Figure 3.

Typical patterns of segregation of gene expression among 15 RILs of D. serrata. (A) RIL means represented by capital letters and their 95% confidence intervals for the first and third transcripts that varied the most among RILs. Most transcripts that were highly divergent among the RILs show this pattern of segregation into two distinct groups, resulting in four groups when plotted in the two-dimensional space. (B) RIL means (±95% CIs) for the first two eigenvectors of the genetic variance among the RILs. Note how the RIL means do not fall into discrete groups as is the case with single transcripts.

We first determined the dimensionality of the effect space of the among-RIL genetic variance (see Materials and Methods) in transcript abundance for the first 10 transcripts that displayed the most genetic variation among the RILs (Table 1). The reduced-rank G matrix (inline image) had eight eigenvalues that explained a significant amount of the among-RIL genetic variance. The eigenvectors associated with these eigenvalues (Table 1) represented eight combinations of the 10 transcripts that are co-regulated by independent genetic modules. Each eigenvector tended to have contributions from a number of transcripts, indicating that each individual transcript is not regulated by its own independent module. In other words, it is unlikely that a single gene controls the expression of a single transcript for each of these transcripts that have diverged most among the two parental populations.

We then proceeded to determine the dimensionality of the genetic variance among the 82 transcripts that changed expression to the most significant degree among the RILs, which represented the limit for this experiment given our sample size (Fig. S1). In total, 12 significant modules explained 97% of the total estimated genetic variance among the 82 transcripts. The first two genetic modules explained 50% of the genetic variation in transcript abundance controlled by the 12 modules. In other words, half of all the genetic variation expressed in the 82 transcripts is accounted for by just two underlying genetic sources. In contrast to single transcripts, genetic modules did not display a pattern of simple biallelic segregation among the RILs (Fig. 3B). A greater number of discrete phenotypic combinations were present, suggesting that modules may represent combinations of genotypes at more than one locus.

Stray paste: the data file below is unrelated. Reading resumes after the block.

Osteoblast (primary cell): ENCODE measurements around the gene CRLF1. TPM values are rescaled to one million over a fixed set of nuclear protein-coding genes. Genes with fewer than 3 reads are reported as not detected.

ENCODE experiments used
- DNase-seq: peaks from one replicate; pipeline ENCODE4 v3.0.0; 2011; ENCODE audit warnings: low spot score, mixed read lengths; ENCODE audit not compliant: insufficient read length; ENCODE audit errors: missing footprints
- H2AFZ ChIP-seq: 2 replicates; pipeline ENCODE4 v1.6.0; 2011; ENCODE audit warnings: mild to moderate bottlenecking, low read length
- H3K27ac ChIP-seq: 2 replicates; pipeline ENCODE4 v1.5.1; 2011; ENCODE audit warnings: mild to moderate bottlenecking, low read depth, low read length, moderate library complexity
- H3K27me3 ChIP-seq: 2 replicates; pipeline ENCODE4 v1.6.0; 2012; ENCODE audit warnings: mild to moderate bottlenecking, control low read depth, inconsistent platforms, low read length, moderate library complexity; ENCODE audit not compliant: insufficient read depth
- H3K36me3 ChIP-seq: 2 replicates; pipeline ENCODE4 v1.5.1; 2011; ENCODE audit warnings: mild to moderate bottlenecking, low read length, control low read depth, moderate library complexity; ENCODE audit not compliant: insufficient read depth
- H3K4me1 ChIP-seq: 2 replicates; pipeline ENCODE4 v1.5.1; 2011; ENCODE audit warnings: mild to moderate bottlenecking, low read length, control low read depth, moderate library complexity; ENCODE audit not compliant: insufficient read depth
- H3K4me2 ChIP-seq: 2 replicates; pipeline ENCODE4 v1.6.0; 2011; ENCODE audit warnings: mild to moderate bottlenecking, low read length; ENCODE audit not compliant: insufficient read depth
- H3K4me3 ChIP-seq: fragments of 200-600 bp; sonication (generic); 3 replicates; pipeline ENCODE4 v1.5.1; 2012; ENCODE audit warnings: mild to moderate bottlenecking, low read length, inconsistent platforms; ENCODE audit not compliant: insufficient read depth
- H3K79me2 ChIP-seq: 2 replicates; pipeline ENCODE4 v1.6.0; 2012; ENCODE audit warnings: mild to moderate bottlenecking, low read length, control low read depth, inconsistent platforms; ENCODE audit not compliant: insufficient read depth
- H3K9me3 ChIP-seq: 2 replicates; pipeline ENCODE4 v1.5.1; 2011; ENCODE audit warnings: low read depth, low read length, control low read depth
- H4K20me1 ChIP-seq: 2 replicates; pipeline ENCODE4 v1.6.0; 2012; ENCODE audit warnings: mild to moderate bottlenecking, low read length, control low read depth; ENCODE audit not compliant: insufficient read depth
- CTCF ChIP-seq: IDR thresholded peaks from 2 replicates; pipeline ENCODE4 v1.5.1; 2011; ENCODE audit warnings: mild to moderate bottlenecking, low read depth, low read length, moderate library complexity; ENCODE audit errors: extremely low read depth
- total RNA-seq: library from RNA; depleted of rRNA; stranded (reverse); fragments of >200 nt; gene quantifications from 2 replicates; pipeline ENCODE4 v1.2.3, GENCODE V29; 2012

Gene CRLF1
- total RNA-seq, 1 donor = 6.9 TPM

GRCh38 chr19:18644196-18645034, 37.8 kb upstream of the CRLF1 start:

Only a handful of transcripts were strongly influenced by each independent genetic module (Table S1). No more than seven transcripts contributed strongly to each factor, and only four transcripts contributed strongly to the first two modules. Furthermore, many (13 of 27) transcripts identified as being strongly influenced by an independent genetic module were also strongly influenced by more than one module (Table 1 and S1). These patterns, in conjunction with the fact that eight genetic modules could be identified within just the first 10 transcripts, suggest that adaptation may have targeted specific transcripts for a substantial change in regulation, but this has occurred in conjunction with smaller changes in a larger number (>400) of transcripts.